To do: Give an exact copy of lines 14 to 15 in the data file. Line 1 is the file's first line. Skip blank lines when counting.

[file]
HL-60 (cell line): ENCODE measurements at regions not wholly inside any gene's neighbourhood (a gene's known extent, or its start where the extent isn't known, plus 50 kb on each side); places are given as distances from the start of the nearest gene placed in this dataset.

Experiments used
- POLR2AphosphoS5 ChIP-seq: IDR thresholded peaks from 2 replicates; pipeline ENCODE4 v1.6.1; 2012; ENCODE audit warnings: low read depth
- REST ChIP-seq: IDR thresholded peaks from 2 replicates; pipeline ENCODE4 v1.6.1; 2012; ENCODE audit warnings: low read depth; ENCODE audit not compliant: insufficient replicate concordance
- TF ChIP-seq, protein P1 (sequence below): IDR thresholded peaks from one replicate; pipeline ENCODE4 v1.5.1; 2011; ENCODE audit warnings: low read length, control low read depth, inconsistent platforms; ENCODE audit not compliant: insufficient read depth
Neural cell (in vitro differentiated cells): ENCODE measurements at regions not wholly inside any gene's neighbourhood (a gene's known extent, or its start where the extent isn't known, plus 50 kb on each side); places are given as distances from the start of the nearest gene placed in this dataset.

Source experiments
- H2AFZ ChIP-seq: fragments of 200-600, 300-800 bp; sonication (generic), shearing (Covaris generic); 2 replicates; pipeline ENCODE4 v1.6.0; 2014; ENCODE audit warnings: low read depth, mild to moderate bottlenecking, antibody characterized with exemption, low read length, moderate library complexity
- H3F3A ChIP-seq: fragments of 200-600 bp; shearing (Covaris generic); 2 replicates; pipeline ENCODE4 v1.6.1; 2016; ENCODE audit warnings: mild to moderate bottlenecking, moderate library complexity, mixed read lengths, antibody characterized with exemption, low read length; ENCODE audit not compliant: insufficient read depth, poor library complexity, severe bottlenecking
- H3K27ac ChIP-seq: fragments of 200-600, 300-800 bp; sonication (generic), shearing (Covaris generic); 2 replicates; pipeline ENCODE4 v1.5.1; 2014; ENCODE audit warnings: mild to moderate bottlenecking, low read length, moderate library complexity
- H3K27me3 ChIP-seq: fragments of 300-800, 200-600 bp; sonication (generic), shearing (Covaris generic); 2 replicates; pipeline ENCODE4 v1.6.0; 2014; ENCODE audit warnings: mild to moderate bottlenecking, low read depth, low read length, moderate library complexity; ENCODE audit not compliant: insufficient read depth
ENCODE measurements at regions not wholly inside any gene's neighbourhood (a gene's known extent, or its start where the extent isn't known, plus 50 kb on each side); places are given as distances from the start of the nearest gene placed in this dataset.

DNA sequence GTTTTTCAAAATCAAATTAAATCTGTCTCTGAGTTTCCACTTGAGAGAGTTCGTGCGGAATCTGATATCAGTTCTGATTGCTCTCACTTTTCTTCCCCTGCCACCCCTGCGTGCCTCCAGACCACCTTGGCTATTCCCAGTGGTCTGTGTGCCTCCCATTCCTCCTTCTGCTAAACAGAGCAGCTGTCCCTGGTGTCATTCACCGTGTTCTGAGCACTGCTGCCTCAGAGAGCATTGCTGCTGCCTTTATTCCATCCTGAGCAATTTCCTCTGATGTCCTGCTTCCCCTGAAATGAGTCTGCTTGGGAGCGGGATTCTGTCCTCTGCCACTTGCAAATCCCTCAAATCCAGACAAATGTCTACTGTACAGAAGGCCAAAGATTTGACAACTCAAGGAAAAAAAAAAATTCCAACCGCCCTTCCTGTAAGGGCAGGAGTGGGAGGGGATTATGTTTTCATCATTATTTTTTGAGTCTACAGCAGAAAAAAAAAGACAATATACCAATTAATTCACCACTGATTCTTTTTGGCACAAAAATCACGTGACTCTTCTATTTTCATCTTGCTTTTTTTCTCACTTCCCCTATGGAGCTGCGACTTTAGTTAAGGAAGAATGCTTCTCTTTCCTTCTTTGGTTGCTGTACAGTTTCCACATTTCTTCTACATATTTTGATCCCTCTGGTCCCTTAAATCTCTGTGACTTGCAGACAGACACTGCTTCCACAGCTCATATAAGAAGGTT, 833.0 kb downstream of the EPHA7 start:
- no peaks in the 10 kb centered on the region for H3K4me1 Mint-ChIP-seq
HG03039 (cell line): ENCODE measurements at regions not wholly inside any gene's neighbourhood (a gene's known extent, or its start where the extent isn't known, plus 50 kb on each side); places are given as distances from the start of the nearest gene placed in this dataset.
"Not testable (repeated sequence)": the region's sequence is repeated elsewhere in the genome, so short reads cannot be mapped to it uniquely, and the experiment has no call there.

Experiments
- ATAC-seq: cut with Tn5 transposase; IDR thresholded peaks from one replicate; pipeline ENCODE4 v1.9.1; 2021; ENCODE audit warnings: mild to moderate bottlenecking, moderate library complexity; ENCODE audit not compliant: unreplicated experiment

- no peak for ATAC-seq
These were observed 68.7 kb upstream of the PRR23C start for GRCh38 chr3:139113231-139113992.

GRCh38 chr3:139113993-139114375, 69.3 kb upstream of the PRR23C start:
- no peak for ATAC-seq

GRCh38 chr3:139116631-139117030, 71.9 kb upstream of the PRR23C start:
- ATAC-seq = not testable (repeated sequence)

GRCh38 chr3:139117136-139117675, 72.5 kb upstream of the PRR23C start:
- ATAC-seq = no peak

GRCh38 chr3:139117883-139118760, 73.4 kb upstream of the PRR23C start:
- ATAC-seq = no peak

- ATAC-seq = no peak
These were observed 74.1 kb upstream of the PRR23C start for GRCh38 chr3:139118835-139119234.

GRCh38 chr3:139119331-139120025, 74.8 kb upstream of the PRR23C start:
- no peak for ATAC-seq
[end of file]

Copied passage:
- no peaks in the 10 kb centered on the region for H3K4me1 Mint-ChIP-seq
HG03039 (cell line): ENCODE measurements at regions not wholly inside any gene's neighbourhood (a gene's known extent, or its start where the extent isn't known, plus 50 kb on each side); places are given as distances from the start of the nearest gene placed in this dataset.